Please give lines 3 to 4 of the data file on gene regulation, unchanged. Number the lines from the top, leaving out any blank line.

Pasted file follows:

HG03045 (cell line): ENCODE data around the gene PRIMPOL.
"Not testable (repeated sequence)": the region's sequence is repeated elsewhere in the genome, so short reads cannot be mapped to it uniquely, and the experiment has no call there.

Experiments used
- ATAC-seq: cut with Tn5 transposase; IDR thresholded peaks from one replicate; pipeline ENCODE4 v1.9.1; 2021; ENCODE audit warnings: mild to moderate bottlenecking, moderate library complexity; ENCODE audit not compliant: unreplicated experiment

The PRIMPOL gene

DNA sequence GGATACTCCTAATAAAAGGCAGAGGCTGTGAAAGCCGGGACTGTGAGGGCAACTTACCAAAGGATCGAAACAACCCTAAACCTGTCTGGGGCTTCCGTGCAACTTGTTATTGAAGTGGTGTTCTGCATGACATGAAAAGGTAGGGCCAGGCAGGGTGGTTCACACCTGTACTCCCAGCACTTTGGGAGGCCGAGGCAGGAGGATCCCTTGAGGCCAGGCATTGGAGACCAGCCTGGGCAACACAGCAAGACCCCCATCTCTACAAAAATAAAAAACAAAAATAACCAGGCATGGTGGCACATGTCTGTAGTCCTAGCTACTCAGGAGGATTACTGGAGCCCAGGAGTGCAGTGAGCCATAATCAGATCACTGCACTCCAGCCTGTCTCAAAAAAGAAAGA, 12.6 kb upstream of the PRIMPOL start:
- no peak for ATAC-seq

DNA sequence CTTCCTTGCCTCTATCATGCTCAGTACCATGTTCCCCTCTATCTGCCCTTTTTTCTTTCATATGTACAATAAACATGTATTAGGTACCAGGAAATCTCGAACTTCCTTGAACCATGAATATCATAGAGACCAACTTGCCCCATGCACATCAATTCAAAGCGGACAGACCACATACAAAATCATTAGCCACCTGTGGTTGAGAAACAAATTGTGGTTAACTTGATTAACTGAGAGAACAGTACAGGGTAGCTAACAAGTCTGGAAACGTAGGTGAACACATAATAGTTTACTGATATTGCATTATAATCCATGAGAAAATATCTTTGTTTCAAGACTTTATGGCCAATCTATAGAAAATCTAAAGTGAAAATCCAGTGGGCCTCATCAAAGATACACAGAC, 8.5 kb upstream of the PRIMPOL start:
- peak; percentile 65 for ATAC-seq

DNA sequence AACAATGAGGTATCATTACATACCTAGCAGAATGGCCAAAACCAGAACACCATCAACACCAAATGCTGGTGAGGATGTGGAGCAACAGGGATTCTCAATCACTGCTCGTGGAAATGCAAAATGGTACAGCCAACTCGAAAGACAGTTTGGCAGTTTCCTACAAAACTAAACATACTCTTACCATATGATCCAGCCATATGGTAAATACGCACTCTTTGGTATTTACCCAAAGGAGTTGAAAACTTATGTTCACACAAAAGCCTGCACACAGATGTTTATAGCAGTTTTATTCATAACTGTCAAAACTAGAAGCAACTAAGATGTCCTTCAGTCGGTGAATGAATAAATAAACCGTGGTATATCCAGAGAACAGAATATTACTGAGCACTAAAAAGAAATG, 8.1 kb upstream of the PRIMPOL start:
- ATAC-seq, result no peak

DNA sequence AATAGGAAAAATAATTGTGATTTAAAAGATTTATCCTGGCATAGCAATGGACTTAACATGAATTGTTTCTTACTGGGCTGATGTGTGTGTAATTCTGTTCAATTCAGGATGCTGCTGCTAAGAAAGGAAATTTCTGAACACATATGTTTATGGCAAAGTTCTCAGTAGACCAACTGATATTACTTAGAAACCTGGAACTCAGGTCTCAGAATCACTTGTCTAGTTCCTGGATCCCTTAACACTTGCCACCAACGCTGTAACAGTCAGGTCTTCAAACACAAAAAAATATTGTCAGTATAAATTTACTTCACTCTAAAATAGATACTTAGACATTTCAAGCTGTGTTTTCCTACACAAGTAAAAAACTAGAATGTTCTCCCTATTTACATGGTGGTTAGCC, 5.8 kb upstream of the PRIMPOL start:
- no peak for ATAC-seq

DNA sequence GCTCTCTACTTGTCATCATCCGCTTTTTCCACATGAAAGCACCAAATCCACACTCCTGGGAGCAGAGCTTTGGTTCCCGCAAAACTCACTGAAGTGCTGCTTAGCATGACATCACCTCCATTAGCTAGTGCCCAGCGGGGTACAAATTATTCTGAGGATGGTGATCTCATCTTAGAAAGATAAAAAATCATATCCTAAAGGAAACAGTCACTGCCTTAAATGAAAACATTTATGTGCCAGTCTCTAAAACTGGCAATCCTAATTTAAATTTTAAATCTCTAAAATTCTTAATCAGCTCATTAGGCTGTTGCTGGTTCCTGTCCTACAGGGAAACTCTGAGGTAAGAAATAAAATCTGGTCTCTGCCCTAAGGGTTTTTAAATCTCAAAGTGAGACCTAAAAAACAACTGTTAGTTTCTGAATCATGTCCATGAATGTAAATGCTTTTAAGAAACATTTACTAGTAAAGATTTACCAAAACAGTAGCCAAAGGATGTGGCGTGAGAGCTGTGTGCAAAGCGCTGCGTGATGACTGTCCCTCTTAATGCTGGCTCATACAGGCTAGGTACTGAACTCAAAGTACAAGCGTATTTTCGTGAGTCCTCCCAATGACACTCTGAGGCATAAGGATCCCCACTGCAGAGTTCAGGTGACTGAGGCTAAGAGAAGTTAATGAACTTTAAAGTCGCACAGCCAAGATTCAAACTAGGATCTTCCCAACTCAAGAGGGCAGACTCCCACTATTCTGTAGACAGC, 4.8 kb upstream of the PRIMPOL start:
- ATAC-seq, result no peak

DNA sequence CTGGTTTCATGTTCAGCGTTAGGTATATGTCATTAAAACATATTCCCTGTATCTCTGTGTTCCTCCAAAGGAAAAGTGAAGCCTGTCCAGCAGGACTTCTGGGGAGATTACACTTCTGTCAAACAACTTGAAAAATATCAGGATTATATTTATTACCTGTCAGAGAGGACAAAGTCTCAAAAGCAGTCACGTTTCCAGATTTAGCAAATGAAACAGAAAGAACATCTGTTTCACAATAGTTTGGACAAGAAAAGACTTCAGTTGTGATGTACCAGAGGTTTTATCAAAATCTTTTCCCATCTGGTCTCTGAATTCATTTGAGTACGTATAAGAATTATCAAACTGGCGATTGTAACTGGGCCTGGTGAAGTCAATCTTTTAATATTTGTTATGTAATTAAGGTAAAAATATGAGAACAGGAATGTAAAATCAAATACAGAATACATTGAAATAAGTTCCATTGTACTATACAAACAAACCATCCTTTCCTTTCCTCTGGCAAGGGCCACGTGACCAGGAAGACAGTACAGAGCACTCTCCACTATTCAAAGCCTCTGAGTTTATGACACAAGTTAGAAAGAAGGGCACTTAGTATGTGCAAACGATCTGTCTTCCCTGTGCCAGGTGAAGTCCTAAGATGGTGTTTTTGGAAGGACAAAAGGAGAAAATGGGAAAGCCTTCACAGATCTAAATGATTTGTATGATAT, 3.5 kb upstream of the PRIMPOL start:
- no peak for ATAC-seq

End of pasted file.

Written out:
Experiments used
- ATAC-seq: cut with Tn5 transposase; IDR thresholded peaks from one replicate; pipeline ENCODE4 v1.9.1; 2021; ENCODE audit warnings: mild to moderate bottlenecking, moderate library complexity; ENCODE audit not compliant: unreplicated experiment